If you’re still learning the basics of fly fishing, you might intuitively avoid rainy weather. Contrary to popular belief, fishing in the rain can provide rich and unexpected opportunities. In preparation for your rainy day outing, always consider environmental elements such as temperatures, tides, structures, and location. Comprehensive planning is vital to achieving a lucrative catch, no matter the weather. If you’re ready to embark on your first rainy angling adventure, consider the tips for fishing on rainy days below. 

1. Research Tide Behavior Beforehand

Storms cause higher tides and rainwater build-up along the shore. Before settling in a particular spot, consider where there is most water movement. 

During a storm, areas with high activity will typically include spots neighboring or around drains, inlets, and spillways. Outflows in these areas will churn up the bait, attracting fish that are eager to feed.  

However, you’ll generally want to fish before the storm occurs. Low barometric pressures encourage your catch to feed—a behavior that significantly slows in the middle of a storm. If you are caught amid the downpour, don’t give up—the behavior picks up once more after the storm passes. 

2. Bring Waterproof Gear

Even your best-quality fishing gear won’t suffice if they aren’t made for wet fishing. Though it’s entirely possible to fish in regular gear, non-waterproof clothing tends to sag and become heavy when soaked.

When you stay warm and dry amid stormy weather, you don’t run the risk of tiring quickly or becoming distracted. 

3. Seek More Aggressive Fish

Part of the tips for fishing on rainy days is seeking more aggressive fish. Some fish are privy to sunny weather, while others, such as bass, have no problem being active on rainy days. 

When fishing for bass in the rain, you can’t retreat to your habit of soaking your bait in shadier spots. Instead, you’ll have to present your bait faster while covering more water. If you’re an avid spinner, speed up your presentation and troll atop the surface of the water. 

The best way to catch bass during stormy weather is to consider their travel routes. When doing so, avoid sitting stagnant in one area for more extended periods. 

4. Seek Runoff Waters

During a storm, surface runoff that hits the water is likely to bring nutrients along with it. This excess of materials tends to attract baitfish and, therefore, your potential catch of the day.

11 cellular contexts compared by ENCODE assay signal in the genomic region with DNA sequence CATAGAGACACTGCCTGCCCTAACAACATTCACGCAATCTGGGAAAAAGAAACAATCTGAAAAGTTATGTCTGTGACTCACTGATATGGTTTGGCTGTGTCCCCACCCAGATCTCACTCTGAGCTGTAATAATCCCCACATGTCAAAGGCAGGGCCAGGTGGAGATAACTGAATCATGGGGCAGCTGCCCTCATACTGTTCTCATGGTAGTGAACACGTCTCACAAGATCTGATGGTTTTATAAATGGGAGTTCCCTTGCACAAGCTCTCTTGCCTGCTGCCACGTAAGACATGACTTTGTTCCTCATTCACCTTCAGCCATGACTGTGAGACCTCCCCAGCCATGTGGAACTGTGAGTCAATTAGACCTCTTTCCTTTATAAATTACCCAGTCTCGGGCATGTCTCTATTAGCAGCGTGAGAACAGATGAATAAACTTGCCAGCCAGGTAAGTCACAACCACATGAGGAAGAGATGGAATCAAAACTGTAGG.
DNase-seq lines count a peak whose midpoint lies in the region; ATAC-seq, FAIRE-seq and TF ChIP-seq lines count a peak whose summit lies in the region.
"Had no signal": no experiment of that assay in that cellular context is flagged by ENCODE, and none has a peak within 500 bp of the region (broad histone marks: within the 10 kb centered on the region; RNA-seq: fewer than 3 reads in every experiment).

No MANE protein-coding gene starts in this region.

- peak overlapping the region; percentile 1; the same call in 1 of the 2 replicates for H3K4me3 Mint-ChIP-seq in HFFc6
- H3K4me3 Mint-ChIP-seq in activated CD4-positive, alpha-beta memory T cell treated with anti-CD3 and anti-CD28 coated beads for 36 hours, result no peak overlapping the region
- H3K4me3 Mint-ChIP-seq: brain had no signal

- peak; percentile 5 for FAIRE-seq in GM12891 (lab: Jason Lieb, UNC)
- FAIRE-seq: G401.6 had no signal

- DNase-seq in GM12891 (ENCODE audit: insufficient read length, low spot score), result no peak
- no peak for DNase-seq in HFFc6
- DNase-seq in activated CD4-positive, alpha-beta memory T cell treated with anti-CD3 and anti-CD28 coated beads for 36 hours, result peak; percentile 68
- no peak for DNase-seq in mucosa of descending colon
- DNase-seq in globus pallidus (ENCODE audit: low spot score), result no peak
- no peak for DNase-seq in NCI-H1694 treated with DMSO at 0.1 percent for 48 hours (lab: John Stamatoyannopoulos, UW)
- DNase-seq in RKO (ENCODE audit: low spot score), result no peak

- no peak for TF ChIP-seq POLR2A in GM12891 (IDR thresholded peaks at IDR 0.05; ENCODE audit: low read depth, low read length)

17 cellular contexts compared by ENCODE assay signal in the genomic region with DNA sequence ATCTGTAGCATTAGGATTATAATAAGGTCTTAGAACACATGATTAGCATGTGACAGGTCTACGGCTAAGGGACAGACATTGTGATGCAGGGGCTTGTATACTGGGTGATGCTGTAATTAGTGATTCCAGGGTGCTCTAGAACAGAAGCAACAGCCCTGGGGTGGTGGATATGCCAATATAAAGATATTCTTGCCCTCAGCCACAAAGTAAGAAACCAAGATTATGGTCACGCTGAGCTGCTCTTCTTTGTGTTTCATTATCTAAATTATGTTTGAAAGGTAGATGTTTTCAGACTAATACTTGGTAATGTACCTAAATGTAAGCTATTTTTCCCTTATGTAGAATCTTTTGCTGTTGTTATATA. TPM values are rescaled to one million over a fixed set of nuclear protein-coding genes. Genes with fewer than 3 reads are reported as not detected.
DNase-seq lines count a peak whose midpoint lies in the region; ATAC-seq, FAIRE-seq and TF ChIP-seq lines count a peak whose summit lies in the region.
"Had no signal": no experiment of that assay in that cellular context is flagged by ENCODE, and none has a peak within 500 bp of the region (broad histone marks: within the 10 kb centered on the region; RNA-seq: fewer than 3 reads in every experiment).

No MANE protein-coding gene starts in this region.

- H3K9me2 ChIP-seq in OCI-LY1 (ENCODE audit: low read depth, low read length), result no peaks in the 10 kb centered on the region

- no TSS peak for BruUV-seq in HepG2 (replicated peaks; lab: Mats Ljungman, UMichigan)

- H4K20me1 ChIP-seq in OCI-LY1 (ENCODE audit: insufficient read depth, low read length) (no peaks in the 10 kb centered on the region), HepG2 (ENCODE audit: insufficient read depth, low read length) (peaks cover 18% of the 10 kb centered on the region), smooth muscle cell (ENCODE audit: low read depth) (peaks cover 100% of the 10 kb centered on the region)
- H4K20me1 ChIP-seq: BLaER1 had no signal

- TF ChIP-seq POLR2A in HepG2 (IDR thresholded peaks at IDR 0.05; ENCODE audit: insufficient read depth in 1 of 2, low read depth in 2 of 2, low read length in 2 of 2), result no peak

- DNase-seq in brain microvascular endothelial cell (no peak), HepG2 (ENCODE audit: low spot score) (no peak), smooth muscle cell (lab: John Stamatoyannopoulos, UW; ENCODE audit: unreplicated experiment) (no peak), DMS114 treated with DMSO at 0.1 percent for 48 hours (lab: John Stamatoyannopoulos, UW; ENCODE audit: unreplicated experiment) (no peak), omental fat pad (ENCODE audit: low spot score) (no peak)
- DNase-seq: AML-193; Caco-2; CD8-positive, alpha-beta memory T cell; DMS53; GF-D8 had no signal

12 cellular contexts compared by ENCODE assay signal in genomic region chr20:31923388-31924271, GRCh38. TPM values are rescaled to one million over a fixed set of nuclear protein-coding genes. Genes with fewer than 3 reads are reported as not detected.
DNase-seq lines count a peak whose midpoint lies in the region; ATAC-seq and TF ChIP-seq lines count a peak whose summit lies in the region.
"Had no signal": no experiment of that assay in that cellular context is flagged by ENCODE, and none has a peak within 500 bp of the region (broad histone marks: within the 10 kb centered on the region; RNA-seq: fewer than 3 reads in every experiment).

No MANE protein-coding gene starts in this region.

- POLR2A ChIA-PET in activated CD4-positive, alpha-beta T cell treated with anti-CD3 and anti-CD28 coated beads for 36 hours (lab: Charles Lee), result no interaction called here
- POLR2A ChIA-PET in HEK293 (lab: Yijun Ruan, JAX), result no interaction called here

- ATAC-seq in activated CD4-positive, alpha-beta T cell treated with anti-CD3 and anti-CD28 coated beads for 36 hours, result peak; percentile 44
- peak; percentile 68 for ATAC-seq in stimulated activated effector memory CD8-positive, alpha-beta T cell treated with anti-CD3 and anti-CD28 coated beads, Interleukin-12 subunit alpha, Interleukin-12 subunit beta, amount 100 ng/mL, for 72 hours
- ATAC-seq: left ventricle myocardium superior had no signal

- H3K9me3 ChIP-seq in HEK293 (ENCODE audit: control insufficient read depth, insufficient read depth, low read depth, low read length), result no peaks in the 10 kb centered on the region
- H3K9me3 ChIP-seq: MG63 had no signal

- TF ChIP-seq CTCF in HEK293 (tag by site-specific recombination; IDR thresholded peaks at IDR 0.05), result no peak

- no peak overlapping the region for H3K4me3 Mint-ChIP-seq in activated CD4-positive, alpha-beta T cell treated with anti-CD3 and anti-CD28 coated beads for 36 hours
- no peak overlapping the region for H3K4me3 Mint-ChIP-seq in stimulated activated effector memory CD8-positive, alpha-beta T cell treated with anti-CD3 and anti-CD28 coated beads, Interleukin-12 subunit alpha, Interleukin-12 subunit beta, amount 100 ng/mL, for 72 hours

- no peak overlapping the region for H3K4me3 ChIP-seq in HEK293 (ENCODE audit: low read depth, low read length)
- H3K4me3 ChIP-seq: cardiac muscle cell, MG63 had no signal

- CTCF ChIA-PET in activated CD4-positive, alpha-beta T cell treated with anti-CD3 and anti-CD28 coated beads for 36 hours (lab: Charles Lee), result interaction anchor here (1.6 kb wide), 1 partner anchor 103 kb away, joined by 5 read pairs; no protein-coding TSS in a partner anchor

When nutrients leak into the water, the area typically becomes muddy or cloudy, an ideal setting for the usually nervous bass. Under these conditions, the bass are less likely to see oncoming boats, giving you ample opportunity to approach without running them off.  

Another advantage of lower visibility is that the bass are less anxious to bite more frequently. You never know when you’ll run into an enormous feeding session! 

5. Try Topwater Angling

While topwater angling takes frequent practice and finesse, it’ll take you a long way when fishing during a storm. Remember, bass are most active during downpours, so you’ll want to use at least two different baits to combat the choppiness of the water. 

Consider using a buzz bait or jitterbug to attract your catch. When using a topwater lure, you’ll want to stick to fishing in common areas and avoid sharing the same type of lure as your angling partner. 

Instead of incorporating a quick-travel strategy, topwater fishing requires patience and endurance. Work your bait for as long as possible if weather conditions remain the same. 

6. The Bottom Line

If you’re still learning about the appropriate fly fishing gear and familiarizing yourself with various angling destinations, fishing in the rain can prove a significant challenge. However, it certainly isn’t impossible! 

While many will advise against fishing in the rain, doing so isn’t impossible—you might even stumble upon a better catch. 

About the Author

Kenneth is the founder of Perfect Captain and has been angling professionally for nearly three decades. He aims to be the number one resource for fishing enthusiasts online.